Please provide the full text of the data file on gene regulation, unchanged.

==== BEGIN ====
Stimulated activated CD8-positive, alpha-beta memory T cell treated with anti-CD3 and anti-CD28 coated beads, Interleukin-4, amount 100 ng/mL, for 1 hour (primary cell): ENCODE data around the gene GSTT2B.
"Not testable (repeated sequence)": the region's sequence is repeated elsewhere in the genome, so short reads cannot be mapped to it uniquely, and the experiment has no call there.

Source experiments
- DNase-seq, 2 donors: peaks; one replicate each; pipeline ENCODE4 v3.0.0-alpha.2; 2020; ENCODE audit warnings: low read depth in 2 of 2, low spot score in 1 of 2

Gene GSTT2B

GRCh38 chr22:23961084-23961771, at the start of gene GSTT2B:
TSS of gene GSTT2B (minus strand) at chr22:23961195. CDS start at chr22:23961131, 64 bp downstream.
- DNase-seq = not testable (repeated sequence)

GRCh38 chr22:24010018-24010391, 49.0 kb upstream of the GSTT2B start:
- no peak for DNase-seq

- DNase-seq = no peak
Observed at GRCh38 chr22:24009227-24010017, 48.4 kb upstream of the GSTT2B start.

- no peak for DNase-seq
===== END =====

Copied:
Stimulated activated CD8-positive, alpha-beta memory T cell treated with anti-CD3 and anti-CD28 coated beads, Interleukin-4, amount 100 ng/mL, for 1 hour (primary cell): ENCODE data around the gene GSTT2B.
"Not testable (repeated sequence)": the region's sequence is repeated elsewhere in the genome, so short reads cannot be mapped to it uniquely, and the experiment has no call there.

Source experiments
- DNase-seq, 2 donors: peaks; one replicate each; pipeline ENCODE4 v3.0.0-alpha.2; 2020; ENCODE audit warnings: low read depth in 2 of 2, low spot score in 1 of 2

Gene GSTT2B

GRCh38 chr22:23961084-23961771, at the start of gene GSTT2B:
TSS of gene GSTT2B (minus strand) at chr22:23961195. CDS start at chr22:23961131, 64 bp downstream.
- DNase-seq = not testable (repeated sequence)

GRCh38 chr22:24010018-24010391, 49.0 kb upstream of the GSTT2B start:
- no peak for DNase-seq

- DNase-seq = no peak
Observed at GRCh38 chr22:24009227-24010017, 48.4 kb upstream of the GSTT2B start.

- no peak for DNase-seq